If O'Toole has a Problem with Big Green Spending, He should Take it up with Biden, not Trudeau

  • National Newswatch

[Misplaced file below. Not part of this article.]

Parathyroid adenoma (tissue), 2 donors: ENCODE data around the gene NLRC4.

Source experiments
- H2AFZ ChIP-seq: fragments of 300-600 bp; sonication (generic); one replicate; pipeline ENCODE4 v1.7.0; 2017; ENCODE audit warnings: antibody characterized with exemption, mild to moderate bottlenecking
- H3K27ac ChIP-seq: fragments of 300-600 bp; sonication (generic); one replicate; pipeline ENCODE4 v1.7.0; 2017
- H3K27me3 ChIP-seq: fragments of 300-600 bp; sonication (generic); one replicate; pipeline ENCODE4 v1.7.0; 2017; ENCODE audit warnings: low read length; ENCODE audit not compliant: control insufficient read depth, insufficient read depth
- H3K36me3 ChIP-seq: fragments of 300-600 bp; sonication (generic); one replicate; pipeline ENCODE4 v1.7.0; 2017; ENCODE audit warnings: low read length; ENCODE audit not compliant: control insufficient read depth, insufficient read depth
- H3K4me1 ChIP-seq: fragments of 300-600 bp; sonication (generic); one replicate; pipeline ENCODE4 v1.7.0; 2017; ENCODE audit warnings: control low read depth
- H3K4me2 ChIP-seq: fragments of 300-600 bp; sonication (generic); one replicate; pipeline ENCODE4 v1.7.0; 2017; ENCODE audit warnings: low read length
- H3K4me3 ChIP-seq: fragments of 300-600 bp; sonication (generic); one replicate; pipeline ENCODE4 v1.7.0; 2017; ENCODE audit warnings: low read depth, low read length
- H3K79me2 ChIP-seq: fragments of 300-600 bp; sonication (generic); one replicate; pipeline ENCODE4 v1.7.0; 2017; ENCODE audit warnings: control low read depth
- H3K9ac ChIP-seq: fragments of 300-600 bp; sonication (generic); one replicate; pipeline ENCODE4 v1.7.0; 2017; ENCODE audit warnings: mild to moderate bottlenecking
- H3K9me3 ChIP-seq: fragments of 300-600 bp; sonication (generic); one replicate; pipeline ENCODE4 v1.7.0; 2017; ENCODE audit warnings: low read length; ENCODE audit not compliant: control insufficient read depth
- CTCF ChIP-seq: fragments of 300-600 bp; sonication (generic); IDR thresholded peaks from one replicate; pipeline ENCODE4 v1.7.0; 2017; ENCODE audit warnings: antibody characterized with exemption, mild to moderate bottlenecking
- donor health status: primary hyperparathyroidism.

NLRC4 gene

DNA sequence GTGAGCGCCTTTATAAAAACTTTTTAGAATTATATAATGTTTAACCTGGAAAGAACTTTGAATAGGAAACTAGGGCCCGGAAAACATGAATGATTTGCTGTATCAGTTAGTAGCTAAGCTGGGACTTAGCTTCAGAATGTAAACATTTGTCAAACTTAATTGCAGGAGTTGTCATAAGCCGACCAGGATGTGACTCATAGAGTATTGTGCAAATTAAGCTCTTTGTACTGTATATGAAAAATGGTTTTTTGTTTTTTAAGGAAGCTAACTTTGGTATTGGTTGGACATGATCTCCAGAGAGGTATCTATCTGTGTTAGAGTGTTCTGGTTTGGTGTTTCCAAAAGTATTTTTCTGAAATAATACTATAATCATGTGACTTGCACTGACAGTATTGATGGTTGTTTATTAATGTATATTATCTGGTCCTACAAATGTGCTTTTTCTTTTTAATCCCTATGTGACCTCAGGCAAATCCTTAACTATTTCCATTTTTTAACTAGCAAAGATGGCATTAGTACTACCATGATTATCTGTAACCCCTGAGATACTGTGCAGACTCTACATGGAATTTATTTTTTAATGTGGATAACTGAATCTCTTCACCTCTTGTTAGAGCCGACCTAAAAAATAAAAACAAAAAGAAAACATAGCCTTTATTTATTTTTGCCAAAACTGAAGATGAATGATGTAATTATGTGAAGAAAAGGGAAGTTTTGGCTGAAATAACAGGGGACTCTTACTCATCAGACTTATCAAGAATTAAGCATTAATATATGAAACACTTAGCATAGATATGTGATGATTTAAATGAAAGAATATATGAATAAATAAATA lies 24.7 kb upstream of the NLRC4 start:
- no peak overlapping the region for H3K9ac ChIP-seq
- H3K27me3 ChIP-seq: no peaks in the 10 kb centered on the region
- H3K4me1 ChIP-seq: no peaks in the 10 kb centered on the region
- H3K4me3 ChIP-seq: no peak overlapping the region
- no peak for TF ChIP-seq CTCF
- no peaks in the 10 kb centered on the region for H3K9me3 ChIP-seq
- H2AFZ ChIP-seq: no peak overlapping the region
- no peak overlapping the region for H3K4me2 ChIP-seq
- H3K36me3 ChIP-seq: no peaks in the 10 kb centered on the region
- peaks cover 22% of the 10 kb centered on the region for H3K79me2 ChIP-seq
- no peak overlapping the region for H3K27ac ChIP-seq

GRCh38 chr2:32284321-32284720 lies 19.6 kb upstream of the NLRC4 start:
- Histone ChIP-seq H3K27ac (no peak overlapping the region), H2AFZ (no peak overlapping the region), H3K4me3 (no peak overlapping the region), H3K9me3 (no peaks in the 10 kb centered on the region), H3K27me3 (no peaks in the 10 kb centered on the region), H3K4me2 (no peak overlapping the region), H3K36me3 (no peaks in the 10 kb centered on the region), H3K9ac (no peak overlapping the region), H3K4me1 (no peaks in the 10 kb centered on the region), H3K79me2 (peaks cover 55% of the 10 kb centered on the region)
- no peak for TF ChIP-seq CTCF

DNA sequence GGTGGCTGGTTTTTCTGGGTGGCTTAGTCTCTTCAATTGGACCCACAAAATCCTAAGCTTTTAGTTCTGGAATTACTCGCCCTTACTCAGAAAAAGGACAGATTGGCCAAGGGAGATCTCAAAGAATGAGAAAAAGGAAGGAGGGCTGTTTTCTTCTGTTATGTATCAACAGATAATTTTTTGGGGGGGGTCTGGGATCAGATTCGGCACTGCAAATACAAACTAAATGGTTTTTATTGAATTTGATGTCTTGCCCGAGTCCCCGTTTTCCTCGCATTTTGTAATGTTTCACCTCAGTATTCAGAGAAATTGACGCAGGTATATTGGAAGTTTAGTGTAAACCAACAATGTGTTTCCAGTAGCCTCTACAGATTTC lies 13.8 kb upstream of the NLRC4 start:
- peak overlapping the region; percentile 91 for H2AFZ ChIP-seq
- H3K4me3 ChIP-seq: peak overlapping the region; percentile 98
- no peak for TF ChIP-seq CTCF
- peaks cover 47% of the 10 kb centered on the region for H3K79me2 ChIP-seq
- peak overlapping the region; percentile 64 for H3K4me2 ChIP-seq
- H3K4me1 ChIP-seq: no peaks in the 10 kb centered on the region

Last week, Erin O'Toole held a press conference in which he attacked Justin Trudeau's plan to “build back better.” His sights are on the wrong man. If O'Toole wants to challenge the approach, his real opponent is US President Joe Biden. And that puts things in a different light.Defeating the virus is currently Canadians' No 1 concern but, as O'Toole says, the pandemic will come to an end. When it does, he thinks Canadians will have to make a critical choice about how to deal with the recovery.On one hand, there is Trudeau's plan, which O'Toole says is based on “risky, ideologically driven and unproven schemes.” On the other hand, there is O'Toole's Conservative alternative, which is focused on jobs, wages, and getting Canada's economy and finances back on track.O'Toole apparently sees this as a no-brainer, at least for Conservatives. After all, Conservatives don't trust big government schemes. In their playbook, governments don't pick winners and they are prudent with public finances.But you don't have to be a Liberal to find his analysis wanting. It's not just the hyperbole or even the lack of a detailed plan. It's the way O'Toole sees – or fails to see – what is happening in the global economy.[caption id="attachment_537451" align="alignnone" width="650"] Biden's green plan is a wake-up call for Canadians, telling them that America's commitment to transition to a sustainable economy is genuine and deep.[/caption]The idea that the thoughtful response to these tumultuous times is to batten down the hatches – to think small, not big – flies in the face of everything that is going on.Last week, US President Joe Biden began rolling out a US$2 trillion plan to invest in green technology and renewable energy. Elsewhere, China and India are working furiously to become global leaders in cleantech. Europe is a huge investor in renewable energy.Countries like these are already steaming ahead with their recovery plans, which are hardly steady-as-she-goes. Once the virus is under control, they will invest even more heavily in the green shift. From O'Toole's perch, maybe this looks frivolous, but the case is clear, starting with the science.The 2018 United Nations IPCC report gave the world 12 years in which to cut greenhouse gas emissions or face catastrophic effects from global warming. Since then, once-in-a-century floods, raging bush fires, and increasingly ferocious hurricanes have begun to seem like annual events.This is reason enough for governments to think big about green spending, but what should really give O'Toole pause is that these countries are not just trying to save the planet. They are positioning themselves for the future. This is as much about prosperity as public safety.Maybe O'Toole hasn't got the memo yet, but the debate over whether governments should invest in the transition is over. Increasingly, the pressure to get on board is coming from economists, not just climate scientists. Even Wall Street has decided that green is the way of the future.There is a new economic zeitgeist, and it is the antithesis of O'Toole's conventional conservatism. It sees inaction as deadly to a nation's prosperity, while investment and growth are the best shot at increasing it. In short, it tells us to Think Big.As for Biden's green plan, it is Canada's wake-up call, telling us that America's commitment to the transition is genuine and deep. That matters. We are a trading nation and America is our most important partner. Over $900 billion worth of goods and services were exchanged in 2019.Our challenge now is to figure out how to leverage this relationship for the future. There are huge opportunities, from the rise of electric vehicles to a vast new continental hydroelectric grid to carbon sequestration. We have the industry, infrastructure, skills, and relationships to transform our energy sector and our economy and to become leaders in a sustainable economy.However, Canadians are also huge producers and consumers of hydrocarbons and that is ground zero in the green explosion. Economic and political forces are aligning against these industries and there will be collateral damage – more Keystone XLs, disruptions in the auto sector, and so on.The impact will be painful and divisive. It could prevent our governments from making the decisions we need for a successful transition. To deal effectively and fairly with the costs and benefits of transition, Canadians need a plan that brings us together around the goal, rather than dividing us over it. That's what O'Toole should be putting on the table.There is room here for ideological differences, but as ordinary Canadians get sight of the wave that is rolling in, they will be far less concerned about whether a leader's views lean to the right or left of centre. They will care which leaders they think can best help them understand and navigate through this period of colossal change.So, O'Toole is right, an important choice lies ahead for Canadians, but it is not between prudence and grand schemes; it is not even between conservative and progressive principles. It is about whether we see change as an opportunity or a threat. It is about whether Canadians can come together around a plan for building a green future.Dr. Don Lenihan is Senior Associate at the Institute on Governance and an internationally recognized expert on public engagement, governance, and policy development. For more, visit his website at: www.middlegroundengagement.comAndrew Balfour is Managing Partner at Rubicon Strategy in Ottawa.